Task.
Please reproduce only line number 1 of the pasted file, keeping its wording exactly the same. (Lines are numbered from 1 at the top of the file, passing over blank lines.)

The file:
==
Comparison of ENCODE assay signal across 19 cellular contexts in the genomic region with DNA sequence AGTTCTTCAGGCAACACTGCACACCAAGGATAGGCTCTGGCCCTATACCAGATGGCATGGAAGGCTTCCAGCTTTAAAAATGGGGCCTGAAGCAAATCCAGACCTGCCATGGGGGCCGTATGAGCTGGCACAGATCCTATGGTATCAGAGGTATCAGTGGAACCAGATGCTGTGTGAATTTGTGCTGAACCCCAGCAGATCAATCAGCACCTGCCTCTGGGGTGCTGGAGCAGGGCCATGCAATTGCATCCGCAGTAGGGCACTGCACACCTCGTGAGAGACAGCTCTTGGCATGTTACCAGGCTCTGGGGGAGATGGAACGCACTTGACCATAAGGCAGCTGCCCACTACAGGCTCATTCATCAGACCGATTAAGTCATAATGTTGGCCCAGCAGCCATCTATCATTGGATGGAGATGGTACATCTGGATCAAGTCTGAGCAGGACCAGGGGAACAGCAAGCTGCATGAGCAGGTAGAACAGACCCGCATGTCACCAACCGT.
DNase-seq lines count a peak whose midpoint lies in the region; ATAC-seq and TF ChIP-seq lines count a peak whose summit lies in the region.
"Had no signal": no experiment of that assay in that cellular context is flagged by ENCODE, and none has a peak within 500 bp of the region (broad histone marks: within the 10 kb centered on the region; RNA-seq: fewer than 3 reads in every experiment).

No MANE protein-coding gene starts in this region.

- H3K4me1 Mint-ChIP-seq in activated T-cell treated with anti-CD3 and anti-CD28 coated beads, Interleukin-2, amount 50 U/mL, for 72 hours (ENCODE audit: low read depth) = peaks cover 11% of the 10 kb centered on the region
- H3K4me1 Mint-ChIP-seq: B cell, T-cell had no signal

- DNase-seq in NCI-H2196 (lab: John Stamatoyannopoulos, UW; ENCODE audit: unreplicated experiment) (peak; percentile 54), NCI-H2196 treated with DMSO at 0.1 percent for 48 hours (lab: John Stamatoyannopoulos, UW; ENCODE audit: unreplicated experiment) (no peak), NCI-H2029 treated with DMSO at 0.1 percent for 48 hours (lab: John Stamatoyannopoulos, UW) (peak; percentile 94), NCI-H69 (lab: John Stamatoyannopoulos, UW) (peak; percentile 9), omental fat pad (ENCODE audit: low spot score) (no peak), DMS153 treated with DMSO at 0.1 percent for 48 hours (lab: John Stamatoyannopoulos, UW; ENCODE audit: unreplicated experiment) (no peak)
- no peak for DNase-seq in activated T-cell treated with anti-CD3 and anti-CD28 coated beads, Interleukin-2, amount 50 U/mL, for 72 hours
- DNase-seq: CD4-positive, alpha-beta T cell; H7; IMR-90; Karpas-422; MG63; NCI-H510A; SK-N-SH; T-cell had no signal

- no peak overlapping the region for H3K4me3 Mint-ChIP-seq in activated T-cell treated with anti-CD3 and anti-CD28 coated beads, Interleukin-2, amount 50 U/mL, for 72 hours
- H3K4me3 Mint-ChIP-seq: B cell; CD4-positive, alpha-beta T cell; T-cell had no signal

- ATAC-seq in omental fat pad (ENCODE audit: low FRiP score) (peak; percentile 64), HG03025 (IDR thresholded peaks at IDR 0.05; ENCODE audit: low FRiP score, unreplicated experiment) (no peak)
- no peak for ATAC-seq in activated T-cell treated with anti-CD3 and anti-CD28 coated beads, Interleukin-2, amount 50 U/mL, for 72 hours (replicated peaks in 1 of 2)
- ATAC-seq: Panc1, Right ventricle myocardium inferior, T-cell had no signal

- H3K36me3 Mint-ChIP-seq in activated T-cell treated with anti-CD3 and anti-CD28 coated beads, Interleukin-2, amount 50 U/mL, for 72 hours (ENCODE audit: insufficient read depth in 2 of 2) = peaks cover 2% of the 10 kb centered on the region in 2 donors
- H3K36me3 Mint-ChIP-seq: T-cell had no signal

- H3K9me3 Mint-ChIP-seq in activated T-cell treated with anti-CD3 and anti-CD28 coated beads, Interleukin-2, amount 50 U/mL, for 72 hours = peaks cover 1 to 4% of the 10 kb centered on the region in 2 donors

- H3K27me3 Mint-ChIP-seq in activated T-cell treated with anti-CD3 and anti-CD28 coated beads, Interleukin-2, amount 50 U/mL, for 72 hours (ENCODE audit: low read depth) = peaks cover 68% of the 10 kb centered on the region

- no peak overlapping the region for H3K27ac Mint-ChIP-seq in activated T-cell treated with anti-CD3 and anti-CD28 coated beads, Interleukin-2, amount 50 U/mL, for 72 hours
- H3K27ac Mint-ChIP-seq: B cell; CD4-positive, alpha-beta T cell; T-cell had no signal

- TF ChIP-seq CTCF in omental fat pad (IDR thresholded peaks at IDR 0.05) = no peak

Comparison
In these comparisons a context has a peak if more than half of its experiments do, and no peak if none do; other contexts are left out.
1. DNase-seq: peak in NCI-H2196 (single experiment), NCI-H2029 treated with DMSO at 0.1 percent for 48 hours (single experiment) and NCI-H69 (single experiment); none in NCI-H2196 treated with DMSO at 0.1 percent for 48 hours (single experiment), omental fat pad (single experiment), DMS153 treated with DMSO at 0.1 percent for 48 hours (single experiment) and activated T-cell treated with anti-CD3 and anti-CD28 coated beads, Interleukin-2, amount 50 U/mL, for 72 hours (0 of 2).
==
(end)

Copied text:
Comparison of ENCODE assay signal across 19 cellular contexts in the genomic region with DNA sequence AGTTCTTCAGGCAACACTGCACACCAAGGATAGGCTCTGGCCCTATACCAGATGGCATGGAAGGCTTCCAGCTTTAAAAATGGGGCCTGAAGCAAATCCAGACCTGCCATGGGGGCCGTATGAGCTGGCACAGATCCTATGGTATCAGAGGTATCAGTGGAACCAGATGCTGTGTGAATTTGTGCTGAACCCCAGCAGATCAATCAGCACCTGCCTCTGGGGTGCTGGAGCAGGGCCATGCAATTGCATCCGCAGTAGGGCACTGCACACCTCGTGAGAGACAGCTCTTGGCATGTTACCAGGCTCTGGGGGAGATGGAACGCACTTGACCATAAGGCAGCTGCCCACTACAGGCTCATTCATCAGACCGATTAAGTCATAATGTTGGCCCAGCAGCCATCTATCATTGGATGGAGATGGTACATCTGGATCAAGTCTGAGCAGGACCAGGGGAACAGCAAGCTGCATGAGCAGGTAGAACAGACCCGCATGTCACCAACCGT.